I've always believed in rotating the tires, makes them last longer, sometimes by a lot. When they crisscrossed them. Why do they now only make directional tires that they say can't be crisscrossed. Is the tires going to know? Why rotate to the same side, what good is that?
The main wear for tires comes from the front end. This is due to two reasons. First, this is the turning axle. The geometry changes on these tires quite a bit. When going through corners, the weight of the vehicle pushes much harder on these tires, which creates more wear than what occurs in the back. Secondly, with front wheel drive cars, which are a lot of cars on the road today, the forces employed due to forces involved with locomotion create more wear. The rear tires, by contrast, mainly just stay in line with the vehicle and get pulled along. When you change them front to back, you are trying to even the wear out between what happens front to back. This way, when the time comes, all four tires are worn evenly instead of the front tires being worn out and the back tires having another 10k miles left on them.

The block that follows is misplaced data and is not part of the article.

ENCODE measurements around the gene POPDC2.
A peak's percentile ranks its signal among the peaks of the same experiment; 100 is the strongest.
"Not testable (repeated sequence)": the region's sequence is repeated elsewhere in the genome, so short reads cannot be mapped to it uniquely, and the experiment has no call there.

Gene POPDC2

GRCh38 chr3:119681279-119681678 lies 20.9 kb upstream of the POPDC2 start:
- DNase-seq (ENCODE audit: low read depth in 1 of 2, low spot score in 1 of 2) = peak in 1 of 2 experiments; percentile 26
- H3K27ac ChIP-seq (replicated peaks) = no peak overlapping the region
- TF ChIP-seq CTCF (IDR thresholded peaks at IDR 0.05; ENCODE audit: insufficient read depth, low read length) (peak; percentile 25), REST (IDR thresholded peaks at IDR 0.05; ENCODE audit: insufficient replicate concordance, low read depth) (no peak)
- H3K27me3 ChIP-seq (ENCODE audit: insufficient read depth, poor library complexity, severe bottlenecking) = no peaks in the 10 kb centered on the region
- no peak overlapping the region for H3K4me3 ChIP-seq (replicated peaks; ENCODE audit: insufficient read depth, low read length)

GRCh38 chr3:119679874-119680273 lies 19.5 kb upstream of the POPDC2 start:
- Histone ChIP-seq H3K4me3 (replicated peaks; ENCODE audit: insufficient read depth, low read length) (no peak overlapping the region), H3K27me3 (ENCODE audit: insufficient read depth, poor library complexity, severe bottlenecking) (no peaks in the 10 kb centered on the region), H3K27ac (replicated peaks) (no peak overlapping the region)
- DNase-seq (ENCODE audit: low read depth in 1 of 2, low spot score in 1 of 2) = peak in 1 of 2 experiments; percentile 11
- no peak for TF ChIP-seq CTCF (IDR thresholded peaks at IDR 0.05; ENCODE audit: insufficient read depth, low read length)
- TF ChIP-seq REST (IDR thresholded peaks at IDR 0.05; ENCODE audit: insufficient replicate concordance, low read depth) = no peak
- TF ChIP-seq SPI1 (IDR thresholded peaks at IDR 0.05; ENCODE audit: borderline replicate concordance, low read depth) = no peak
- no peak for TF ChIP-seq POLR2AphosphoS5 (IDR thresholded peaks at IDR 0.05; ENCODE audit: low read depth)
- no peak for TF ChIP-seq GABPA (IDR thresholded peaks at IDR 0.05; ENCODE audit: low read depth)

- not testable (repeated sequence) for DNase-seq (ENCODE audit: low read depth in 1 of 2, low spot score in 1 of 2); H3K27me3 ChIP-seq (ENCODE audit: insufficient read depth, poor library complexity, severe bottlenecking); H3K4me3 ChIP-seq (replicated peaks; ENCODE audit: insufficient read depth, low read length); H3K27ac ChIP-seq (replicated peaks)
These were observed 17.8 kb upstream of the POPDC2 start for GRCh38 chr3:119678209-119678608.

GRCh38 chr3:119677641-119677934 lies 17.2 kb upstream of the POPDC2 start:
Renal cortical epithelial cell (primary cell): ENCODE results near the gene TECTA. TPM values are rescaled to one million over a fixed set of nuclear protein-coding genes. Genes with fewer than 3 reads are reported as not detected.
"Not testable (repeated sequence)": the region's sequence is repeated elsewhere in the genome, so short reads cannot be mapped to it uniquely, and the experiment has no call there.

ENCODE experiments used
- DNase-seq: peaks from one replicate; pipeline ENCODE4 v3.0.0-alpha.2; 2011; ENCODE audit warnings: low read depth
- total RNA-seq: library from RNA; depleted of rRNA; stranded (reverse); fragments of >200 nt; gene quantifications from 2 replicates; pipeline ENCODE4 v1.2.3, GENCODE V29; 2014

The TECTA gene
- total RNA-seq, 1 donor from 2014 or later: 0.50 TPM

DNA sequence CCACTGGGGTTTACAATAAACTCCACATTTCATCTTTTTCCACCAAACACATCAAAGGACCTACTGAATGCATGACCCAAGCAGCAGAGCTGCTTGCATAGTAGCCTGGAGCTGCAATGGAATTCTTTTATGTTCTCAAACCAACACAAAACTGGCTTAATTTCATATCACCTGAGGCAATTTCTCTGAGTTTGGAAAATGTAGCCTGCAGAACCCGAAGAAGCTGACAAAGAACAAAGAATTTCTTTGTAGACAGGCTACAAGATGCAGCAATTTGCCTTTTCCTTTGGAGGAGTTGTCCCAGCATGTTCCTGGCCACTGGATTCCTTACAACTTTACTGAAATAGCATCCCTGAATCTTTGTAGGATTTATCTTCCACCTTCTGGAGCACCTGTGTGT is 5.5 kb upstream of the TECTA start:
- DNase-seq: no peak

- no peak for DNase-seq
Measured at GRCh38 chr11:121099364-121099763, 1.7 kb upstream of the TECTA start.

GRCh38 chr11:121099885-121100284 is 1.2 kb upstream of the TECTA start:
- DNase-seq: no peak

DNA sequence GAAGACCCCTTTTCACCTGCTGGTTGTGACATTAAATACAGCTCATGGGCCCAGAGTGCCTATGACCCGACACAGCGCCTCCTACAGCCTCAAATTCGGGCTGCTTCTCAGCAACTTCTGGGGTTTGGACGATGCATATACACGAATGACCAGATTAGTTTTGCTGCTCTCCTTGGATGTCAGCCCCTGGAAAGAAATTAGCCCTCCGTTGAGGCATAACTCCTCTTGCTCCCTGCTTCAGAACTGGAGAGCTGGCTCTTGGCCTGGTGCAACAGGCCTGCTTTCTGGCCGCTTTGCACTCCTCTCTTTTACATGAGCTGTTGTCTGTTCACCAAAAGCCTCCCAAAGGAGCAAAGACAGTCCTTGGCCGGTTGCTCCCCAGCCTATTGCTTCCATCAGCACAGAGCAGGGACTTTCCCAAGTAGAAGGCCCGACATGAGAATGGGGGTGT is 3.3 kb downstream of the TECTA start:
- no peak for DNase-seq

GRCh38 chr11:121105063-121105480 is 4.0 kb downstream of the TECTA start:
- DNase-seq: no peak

As far as crisscrossing tires as they used to do, the reason this isn't done anymore is not because a tire is directional (that matters too, but it's not the main reason), it's because they're radial. Way back in the day they had biased ply tires. This meant the belts which surround the tire (under the rubber) went around the tire, then had overlapping layers that went perpendicular or side to side. These tires could be ran either way without issue. With radial tires, the belts are laid crisscross or on diagonal. Once these start rolling in a particular direction, they like to stay rolling in the same direction. If they are put on the car backwards from this direction, the belts will tend to separate and destroy the tire. (Please note: You'll get people who will say they rotate them crisscross all the time without issue ... maybe they do, maybe they don't. I'm not judging.)
Because the tread pattern is designed to optimise the ejection of water for example and if you have them rotating in the wrong direction this won’t work as well.
Early design of tyres was simple : a block tread pattern, but patterns now are designed to deal with specific issues : winter tyres, mud & snow etc